1780 – 1845
Elizabeth Fry (née Gurney) was the third daughter born into a well-to-do Quaker family in Norwich. Her father John Gurney was a partner in Gurney's bank and her mother Catherine was part of the Barclay family who were also bankers. Her mother died when she was twelve and she had to take care of the younger children. She began to take an interest in the poor, sick and prisoners after hearing the American Quaker William Savery speak. She was a “plain Friend” which meant that she dressed plainly and observed her religion strictly and did not dance or sing. In 1800, aged 20, she married Joseph Fry, nephew of the founder of the chocolate and confectionery company known as J.S.Fry. He was a partner in Gurney’s bank. They lived a prosperous lifestyle and Elizabeth entertained business people in style.
Quaker missionary Stephen Grellet persuaded her to visit Newgate Prison in 1813. She was horrified by the conditions that she found. She wrote "All I tell thee is a faint picture of reality; the filth, the closeness of the rooms, the furious manner and expressions of the women towards each other, and the abandoned wickedness, which everything bespoke are really indescribable". At first she concentrated on the conditions for the children but soon turned her attention to the plight of the women. She encouraged other middle class women to visit prisons and set up classes to teach the prisoners skills. She did not impose discipline on them but suggested rules and then asked the prisoners to vote on them. Unlike others at that time she did not focus on their offences but on their behaviour. In 1817 she wrote "Already, from being like wild beasts, they appear harmless and kind". In 1818 she toured the prisons in England and Scotland and established other Ladies' Associations and in the same year was asked to speak to both houses of parliament about the conditions in prisons. She used her position in society to influence their view of prisons and prisoners. She founded The Association for the Improvement of the Females at Newgate. The Association comprised Elizabeth, a clergyman’s wife, and eleven members of the Society of Friends. The Association provided clothing, instruction and employment for the women and introduced them to the holy scriptures. They wished to inculcate in them "those habits of order, sobriety, and industry which may render them docile and perceptible whilst in prison, and respectable when they leave it". Newgate was transformed by the work of the Association.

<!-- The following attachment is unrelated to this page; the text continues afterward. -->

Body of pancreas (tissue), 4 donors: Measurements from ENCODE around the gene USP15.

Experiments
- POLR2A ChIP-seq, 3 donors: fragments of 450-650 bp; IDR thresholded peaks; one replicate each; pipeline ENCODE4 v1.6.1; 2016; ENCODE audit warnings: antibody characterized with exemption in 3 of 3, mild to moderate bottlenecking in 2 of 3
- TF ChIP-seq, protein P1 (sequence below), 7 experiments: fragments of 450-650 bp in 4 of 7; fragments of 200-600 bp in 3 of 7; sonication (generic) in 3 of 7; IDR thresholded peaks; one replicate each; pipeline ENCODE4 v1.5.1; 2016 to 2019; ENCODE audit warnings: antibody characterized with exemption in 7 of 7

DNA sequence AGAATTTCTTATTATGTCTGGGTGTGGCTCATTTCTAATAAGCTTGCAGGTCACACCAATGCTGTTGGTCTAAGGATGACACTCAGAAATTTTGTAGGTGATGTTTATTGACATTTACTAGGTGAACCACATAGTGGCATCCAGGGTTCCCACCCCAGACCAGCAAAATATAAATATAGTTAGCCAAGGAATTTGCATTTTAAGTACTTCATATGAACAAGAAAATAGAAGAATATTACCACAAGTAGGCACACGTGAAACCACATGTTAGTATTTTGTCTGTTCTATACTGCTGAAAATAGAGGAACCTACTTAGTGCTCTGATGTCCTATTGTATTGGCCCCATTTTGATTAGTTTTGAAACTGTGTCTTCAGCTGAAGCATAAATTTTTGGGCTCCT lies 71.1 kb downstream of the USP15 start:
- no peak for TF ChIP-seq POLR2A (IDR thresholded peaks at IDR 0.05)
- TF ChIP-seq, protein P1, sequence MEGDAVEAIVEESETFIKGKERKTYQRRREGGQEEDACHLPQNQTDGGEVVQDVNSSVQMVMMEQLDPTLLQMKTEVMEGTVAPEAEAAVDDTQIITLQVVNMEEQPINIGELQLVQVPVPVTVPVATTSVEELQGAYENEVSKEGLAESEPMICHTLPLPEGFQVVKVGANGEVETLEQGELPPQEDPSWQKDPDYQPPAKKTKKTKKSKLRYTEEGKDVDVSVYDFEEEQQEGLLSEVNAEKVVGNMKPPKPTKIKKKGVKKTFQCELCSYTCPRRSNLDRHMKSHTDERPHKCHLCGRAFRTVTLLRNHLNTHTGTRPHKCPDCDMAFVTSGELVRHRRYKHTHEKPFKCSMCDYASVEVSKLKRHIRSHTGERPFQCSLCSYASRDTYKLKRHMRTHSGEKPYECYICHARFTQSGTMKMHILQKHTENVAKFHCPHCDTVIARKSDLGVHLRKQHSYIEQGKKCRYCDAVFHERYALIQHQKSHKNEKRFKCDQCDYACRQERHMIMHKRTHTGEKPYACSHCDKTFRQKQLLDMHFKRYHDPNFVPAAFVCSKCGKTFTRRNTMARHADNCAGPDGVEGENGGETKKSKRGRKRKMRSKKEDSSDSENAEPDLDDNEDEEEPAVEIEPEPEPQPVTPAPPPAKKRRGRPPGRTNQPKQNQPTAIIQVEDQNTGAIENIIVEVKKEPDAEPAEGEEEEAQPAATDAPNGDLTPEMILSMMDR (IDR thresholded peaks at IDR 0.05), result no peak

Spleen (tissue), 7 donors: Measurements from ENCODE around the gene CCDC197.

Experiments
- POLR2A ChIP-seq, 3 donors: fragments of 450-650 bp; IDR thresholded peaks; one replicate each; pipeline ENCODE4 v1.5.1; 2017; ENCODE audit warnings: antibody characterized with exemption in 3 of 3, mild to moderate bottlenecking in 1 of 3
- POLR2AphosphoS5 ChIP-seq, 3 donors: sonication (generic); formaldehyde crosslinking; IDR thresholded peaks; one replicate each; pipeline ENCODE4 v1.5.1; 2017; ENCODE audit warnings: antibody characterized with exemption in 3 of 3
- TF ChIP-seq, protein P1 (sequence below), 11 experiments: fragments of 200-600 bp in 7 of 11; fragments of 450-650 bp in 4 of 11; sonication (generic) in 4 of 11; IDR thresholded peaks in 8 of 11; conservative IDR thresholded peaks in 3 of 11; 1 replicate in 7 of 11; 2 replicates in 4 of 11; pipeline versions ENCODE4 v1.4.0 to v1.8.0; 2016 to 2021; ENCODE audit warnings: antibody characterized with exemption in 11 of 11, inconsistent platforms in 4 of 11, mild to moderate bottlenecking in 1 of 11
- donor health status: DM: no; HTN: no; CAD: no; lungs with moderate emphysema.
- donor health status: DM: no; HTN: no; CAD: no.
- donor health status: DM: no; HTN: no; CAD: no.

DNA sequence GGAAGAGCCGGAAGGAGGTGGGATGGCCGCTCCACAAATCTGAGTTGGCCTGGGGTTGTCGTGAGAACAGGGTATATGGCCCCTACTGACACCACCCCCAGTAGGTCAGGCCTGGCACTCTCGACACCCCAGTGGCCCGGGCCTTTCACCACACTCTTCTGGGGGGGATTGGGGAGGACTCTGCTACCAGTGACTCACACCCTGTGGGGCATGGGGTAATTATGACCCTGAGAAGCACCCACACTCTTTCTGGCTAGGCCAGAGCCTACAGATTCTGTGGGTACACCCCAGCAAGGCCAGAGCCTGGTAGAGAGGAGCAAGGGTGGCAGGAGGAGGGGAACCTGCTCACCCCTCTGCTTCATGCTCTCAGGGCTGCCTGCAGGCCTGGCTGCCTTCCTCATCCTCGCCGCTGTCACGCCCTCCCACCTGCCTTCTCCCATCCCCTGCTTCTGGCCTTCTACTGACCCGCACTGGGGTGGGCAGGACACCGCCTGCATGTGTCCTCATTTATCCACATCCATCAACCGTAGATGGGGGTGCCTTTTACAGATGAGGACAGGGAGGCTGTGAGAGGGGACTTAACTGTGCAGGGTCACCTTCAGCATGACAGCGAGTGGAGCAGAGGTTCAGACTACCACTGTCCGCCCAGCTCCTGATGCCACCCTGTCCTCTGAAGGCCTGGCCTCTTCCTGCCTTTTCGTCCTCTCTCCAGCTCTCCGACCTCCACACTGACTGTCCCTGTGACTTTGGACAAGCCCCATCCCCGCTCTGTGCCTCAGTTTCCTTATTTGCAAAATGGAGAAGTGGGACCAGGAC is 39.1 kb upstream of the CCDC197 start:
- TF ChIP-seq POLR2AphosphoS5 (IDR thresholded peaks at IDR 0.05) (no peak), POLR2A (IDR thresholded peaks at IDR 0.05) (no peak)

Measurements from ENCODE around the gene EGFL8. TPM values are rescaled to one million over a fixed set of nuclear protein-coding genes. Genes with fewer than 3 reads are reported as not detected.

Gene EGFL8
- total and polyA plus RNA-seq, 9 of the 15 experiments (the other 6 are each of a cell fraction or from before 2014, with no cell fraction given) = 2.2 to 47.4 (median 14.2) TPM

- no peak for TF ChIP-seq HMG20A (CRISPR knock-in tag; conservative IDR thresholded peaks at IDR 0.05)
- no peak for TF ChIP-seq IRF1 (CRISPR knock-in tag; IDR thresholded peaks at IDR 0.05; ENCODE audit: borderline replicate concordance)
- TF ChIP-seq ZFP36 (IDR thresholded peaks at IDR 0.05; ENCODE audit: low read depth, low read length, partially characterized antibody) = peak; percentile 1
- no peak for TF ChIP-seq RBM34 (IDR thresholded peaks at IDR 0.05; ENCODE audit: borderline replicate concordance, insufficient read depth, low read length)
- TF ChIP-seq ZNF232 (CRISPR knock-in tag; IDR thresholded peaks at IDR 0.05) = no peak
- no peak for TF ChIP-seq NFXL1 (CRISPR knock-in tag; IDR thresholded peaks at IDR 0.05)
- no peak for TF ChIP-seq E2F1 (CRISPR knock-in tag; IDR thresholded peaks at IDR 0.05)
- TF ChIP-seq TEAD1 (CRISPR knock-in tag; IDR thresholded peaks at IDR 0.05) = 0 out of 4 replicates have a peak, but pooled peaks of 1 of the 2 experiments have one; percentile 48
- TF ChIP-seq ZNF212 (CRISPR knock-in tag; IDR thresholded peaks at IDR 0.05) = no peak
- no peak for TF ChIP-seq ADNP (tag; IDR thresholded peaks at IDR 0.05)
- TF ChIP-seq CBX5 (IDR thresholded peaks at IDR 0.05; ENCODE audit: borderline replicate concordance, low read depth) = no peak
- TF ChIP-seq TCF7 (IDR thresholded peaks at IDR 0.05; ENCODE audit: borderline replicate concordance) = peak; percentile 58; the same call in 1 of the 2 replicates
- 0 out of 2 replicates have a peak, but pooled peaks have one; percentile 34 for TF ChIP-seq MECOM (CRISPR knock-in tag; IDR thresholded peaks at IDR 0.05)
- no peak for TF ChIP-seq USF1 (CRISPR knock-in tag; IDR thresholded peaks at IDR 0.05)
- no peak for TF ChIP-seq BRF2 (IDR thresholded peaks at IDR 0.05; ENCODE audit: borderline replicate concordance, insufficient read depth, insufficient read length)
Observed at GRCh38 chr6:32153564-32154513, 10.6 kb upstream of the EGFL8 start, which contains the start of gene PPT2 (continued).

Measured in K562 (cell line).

Her work attracted the attention of society as a whole, including royalty. Many criminals were transported to New South Wales without any arrangements for proper care during the journey or employment on arrival in Australia. Elizabeth Fry made great efforts to induce the government to make changes to ensure the prisoners were properly cared for during the voyage and that suitable shelter and employment were available to them on arrival.
Elizabeth Fry was not only influential in Britain. A royal residence in Russia was converted into a palace prison and in France and Prussia her visits helped to underpin certain areas of social reform; for example, the importance of having trained nurses to attend to the sick of all social classes.
After seeing the body of a young boy who had frozen to death in the winter of 1819/20 she turned her attention to the plight of the homeless in London and was instrumental in establishing a 'night shelter'. The scheme prospered and a committee of ladies, headed by Elizabeth Fry, lent their support by trying to find employment for those without a job. This work was extended beyond the boundaries of London to places such as Brighton.
In 1825 she published a short but influential book "Observations of the Siting, Superintendence and Government of Female Prisoners". It gave concrete, explicit detail for operating penal regimes. She was also influential and active in the anti-slavery movement and a strong supporter of abolition.
In 1828 Joseph Fry became bankrupt. Elizabeth was able to carry on with her work as a minister but was forced to curtail her work with those in need. She died at Ramsgate on 12 October 1845 and is buried in the Friends’ burial ground at Barking.